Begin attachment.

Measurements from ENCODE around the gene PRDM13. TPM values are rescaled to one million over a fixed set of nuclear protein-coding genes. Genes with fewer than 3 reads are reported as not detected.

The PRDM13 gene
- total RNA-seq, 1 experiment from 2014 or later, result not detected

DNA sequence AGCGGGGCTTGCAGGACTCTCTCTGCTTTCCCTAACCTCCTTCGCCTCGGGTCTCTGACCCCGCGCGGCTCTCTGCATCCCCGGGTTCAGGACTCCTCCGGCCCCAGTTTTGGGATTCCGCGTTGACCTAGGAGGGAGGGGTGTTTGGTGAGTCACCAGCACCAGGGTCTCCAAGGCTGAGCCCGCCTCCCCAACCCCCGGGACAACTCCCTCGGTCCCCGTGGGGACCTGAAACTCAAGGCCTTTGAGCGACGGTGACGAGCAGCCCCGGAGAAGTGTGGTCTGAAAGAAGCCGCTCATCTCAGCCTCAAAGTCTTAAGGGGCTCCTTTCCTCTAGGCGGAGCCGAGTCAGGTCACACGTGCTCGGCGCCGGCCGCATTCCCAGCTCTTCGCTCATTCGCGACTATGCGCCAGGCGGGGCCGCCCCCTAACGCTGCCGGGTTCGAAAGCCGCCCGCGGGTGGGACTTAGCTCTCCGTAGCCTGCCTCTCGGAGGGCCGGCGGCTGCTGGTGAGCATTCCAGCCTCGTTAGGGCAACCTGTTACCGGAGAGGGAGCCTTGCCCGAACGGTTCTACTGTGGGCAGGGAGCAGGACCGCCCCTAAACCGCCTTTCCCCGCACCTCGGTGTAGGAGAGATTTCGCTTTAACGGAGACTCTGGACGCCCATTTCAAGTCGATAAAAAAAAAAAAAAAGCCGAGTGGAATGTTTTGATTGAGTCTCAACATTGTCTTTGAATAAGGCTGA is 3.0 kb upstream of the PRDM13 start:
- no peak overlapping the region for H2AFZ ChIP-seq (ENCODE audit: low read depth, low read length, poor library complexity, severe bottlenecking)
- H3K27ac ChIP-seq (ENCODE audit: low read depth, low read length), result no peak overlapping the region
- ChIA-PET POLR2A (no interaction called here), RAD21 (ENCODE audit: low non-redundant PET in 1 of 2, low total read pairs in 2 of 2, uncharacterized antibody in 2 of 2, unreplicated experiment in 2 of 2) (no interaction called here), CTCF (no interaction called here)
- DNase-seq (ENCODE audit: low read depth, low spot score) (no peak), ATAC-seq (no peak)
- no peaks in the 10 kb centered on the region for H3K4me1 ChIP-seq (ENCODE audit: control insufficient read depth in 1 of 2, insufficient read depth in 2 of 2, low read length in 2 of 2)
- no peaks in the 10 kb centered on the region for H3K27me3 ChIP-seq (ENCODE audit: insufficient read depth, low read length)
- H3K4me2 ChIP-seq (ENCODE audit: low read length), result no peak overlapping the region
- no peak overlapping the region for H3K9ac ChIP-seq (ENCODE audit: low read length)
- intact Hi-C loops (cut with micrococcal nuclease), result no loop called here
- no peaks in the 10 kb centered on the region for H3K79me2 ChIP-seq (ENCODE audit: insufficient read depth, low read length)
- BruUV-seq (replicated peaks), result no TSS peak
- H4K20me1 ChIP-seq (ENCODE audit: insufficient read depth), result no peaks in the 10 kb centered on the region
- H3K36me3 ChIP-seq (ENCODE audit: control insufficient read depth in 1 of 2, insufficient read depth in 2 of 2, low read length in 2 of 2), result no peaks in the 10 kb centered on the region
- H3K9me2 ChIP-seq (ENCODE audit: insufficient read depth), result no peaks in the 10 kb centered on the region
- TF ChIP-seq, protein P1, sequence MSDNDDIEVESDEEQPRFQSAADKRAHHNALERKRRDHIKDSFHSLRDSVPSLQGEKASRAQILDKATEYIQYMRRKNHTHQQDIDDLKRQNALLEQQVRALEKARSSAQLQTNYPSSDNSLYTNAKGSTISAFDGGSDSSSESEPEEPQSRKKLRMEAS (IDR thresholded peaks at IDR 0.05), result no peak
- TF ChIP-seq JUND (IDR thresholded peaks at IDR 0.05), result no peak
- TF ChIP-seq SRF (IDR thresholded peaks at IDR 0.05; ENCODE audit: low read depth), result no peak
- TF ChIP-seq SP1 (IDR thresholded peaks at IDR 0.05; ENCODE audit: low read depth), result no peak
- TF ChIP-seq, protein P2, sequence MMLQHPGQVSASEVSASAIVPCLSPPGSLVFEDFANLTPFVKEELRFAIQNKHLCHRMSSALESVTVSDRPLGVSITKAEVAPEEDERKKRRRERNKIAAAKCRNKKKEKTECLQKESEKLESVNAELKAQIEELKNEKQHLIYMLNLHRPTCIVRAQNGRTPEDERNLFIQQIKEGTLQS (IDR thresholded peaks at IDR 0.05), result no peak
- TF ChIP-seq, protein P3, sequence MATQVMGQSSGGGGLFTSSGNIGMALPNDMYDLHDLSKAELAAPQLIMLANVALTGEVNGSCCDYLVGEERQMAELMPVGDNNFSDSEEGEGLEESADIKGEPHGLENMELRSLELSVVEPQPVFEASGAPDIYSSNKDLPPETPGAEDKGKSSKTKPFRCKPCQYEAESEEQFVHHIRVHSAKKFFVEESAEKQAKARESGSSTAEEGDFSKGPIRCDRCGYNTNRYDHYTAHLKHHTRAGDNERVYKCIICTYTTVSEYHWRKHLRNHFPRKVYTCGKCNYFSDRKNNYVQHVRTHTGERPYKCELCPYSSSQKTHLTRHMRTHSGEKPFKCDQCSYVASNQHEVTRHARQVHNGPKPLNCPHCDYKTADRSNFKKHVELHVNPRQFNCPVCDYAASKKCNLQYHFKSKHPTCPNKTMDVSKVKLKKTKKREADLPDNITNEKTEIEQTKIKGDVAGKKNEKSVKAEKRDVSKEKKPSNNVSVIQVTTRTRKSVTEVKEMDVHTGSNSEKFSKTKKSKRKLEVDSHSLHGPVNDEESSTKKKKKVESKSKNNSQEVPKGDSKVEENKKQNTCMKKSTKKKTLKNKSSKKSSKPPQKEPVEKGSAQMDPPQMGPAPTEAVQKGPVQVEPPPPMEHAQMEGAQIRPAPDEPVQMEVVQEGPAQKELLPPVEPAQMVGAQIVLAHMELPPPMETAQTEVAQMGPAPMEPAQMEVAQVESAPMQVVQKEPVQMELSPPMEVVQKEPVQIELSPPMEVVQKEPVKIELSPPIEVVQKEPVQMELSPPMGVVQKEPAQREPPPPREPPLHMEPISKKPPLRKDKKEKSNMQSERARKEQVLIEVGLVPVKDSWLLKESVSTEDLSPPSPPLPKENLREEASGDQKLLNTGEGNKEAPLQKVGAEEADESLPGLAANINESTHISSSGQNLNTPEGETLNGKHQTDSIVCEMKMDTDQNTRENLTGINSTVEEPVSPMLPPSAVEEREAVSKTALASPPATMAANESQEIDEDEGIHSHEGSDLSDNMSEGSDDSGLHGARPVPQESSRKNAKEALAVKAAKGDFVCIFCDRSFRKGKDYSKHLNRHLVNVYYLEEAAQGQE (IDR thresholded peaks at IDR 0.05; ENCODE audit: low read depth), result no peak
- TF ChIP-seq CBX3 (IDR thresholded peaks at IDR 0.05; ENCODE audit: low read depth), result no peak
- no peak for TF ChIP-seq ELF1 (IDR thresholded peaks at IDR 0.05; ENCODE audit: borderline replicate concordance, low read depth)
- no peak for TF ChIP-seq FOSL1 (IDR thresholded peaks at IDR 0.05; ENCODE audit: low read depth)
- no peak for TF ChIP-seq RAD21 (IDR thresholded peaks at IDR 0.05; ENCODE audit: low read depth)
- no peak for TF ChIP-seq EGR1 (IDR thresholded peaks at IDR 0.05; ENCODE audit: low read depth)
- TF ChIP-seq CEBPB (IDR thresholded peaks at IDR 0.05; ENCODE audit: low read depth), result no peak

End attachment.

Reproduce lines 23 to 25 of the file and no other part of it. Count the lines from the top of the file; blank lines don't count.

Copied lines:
- TF ChIP-seq, protein P2, sequence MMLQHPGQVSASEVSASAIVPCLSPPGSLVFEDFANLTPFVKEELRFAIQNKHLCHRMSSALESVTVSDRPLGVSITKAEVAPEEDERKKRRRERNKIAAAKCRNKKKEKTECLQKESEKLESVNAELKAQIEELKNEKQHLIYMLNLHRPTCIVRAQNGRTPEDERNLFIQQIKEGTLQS (IDR thresholded peaks at IDR 0.05), result no peak
- TF ChIP-seq, protein P3, sequence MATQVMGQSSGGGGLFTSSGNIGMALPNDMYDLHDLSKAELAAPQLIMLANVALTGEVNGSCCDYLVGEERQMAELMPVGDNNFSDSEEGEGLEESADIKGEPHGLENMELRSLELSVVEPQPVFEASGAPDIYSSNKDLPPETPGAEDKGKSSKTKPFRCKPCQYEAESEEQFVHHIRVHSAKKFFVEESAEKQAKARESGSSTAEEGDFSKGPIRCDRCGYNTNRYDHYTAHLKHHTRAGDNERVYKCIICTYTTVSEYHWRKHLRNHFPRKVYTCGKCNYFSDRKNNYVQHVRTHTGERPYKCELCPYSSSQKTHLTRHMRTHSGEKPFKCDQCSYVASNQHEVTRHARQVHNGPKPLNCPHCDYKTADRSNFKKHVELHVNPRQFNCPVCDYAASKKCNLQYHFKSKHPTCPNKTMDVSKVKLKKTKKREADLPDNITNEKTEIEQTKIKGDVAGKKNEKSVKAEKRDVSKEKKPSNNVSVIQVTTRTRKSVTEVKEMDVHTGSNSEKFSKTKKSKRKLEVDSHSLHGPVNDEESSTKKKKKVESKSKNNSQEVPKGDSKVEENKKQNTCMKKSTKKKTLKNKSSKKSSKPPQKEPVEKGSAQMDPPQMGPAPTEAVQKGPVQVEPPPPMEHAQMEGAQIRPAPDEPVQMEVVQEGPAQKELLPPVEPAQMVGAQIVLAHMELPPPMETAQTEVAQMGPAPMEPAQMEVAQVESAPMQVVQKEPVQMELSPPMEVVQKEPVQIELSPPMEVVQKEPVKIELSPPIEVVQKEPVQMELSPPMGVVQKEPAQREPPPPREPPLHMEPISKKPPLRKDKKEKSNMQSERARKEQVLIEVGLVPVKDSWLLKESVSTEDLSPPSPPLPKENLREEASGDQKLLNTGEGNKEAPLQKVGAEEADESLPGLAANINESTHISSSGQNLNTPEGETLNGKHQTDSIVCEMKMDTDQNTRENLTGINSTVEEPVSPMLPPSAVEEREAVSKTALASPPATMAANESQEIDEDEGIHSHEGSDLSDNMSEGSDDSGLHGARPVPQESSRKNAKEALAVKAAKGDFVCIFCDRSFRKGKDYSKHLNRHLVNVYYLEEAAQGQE (IDR thresholded peaks at IDR 0.05; ENCODE audit: low read depth), result no peak
- TF ChIP-seq CBX3 (IDR thresholded peaks at IDR 0.05; ENCODE audit: low read depth), result no peak